Kathy Reichs’s latest offering

2010-10-06 00:00

THE confusion begins with the first two words in the “Acknowledgments” which, unusually these days, precede the first chapter: the book’s title is given as Spider Bones, which, one has to deduce, must have been the original in the United States, and more interesting than the hackneyed Mortal Remains. Apparently no one bothered to edit the Acknowledgments — and as I read on I wondered what had become of the tough-minded editors who helped knock Reichs­’s earlier books into shape, for this one’s shape is amorphous at best.

The original title refers to the nickname, “Spider” of the first victim, drowned in Quebec apparently while engaged in a form of auto-eroticism. In fact the bizarre and grisly mode of death — presumably based on one of Reichs’s own forensic investigations — is pretty much gratuitous. What matters is that the fingerprints of the corpse identify him as John Lowery, declared dead in 1968, having gone down in a helicopter crash in Vietnam. How could he have died twice, and how did an American soldier end up in Canada?

Forensic anthropologist Temperance Brennan sets off for the answer, exhuming Lowery’s grave in North Carolina and taking the remains to the Hawaii headquarters of JPAC, the U.S. military’s Joint Prisoner-of-War/Missing-in-Action Accounting Command, which strives to recover the remains of Americans who have died in past conflicts. With her colleague and ex-lover Detective Andrew Ryan in tow, (as well as her daughter Katy, needing a holiday after the loss of a boyfriend), she locates yet more remains with Lowery’s dog-tags entangled among them. Three bodies, therefore, and all identified as Lowery.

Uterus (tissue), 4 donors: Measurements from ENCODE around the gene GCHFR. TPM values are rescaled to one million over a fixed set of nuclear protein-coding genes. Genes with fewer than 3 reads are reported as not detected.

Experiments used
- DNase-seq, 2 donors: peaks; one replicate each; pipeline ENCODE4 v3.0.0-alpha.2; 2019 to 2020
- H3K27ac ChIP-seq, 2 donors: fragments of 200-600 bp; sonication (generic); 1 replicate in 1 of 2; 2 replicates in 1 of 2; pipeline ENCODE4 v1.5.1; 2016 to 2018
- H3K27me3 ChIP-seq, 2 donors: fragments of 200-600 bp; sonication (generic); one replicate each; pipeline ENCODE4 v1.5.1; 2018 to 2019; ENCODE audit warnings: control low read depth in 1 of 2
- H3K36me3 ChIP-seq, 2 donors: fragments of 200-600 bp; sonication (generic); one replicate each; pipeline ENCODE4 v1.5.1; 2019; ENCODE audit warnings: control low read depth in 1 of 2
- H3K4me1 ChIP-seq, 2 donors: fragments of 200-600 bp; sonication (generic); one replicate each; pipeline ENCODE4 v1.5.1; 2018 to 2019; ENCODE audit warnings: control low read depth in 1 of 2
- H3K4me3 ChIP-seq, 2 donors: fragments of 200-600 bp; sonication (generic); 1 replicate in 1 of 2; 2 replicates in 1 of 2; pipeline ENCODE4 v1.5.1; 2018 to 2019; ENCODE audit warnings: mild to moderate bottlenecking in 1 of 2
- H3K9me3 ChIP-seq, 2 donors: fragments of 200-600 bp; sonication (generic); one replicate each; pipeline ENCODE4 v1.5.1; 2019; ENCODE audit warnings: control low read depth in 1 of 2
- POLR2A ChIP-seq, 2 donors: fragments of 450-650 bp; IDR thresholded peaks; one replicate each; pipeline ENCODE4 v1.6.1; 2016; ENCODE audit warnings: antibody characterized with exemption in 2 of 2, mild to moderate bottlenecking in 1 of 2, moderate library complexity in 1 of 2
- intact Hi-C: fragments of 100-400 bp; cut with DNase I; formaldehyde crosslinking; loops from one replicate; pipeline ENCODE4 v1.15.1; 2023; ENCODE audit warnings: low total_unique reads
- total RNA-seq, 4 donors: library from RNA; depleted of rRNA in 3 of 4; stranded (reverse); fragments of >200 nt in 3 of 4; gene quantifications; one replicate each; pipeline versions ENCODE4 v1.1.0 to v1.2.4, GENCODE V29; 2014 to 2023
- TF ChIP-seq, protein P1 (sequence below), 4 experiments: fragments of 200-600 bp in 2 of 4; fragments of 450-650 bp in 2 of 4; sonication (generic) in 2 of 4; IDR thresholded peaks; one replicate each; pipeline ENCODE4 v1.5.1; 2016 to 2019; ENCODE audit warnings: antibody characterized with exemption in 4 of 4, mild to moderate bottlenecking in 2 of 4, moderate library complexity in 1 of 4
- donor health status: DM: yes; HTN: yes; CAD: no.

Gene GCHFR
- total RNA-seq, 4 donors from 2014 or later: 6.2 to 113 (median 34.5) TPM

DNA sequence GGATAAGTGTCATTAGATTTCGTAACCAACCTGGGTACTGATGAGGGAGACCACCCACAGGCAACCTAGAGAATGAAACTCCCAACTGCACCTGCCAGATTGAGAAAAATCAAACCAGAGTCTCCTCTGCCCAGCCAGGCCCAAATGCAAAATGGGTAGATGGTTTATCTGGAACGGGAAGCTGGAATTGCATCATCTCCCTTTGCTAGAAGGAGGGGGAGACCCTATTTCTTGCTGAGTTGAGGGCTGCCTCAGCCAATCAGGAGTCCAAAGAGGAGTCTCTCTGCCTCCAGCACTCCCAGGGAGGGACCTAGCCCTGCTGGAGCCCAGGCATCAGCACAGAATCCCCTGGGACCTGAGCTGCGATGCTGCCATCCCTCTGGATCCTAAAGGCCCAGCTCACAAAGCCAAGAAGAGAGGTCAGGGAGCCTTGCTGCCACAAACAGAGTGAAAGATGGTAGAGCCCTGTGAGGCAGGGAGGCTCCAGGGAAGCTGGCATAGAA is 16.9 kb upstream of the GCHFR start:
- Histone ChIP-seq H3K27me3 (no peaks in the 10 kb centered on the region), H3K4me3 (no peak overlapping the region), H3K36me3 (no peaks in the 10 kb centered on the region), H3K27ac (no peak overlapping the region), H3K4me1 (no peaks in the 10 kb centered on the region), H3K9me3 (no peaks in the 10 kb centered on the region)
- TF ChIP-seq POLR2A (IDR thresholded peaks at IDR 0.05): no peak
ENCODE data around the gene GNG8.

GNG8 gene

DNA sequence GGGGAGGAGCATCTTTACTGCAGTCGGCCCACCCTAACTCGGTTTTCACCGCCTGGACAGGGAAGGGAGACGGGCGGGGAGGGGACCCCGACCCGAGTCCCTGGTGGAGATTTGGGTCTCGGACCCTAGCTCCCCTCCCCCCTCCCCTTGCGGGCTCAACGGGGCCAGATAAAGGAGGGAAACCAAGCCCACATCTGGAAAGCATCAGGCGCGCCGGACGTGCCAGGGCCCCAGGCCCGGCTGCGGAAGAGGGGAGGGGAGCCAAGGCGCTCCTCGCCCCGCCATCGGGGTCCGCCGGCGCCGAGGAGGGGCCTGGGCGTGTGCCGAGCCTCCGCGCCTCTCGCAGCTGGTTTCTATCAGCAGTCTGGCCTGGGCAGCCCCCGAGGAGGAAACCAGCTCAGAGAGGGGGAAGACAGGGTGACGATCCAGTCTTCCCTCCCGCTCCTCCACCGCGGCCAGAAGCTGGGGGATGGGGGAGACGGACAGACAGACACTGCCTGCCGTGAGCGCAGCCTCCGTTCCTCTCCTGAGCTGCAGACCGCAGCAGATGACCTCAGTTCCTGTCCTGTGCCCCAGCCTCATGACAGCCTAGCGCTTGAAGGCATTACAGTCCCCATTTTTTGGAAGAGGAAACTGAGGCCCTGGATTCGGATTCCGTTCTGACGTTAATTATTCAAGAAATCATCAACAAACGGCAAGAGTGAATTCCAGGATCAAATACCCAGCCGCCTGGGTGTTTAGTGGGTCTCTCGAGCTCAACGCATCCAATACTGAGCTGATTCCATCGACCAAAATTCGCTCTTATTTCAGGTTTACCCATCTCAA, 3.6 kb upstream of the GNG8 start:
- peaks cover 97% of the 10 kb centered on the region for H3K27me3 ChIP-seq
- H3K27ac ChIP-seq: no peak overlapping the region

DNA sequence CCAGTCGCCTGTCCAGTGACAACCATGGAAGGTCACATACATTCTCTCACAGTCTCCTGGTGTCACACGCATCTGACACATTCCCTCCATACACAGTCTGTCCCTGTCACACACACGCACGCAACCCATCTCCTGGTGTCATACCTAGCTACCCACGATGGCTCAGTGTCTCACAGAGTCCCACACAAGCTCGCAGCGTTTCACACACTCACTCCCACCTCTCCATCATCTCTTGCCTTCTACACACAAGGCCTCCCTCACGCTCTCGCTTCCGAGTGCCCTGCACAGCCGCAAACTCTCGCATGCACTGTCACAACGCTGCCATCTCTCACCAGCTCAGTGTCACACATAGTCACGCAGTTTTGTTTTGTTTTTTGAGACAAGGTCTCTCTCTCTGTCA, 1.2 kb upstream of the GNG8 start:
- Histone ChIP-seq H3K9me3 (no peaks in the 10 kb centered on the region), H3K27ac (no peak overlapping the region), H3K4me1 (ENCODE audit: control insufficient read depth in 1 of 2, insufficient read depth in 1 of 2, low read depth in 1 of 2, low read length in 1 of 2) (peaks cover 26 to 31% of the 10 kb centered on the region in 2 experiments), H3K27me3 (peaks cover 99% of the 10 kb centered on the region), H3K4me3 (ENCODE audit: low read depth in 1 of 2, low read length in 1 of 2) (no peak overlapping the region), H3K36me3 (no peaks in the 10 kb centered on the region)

Could be good, intriguing, gripping, clever. Instead it just seems ravelled, woolly, and too complicated for its own good. Some colourful Hawaii-based characters appear to promise a lightening of the atmosphere and greater interest, but somehow that doesn’t happen — perhaps because there is something inherently repellent in the water-logged, shark-munched portions of human being they ask Tempe to investigate.

Reichs is coasting. She needs to sharpen up.

 

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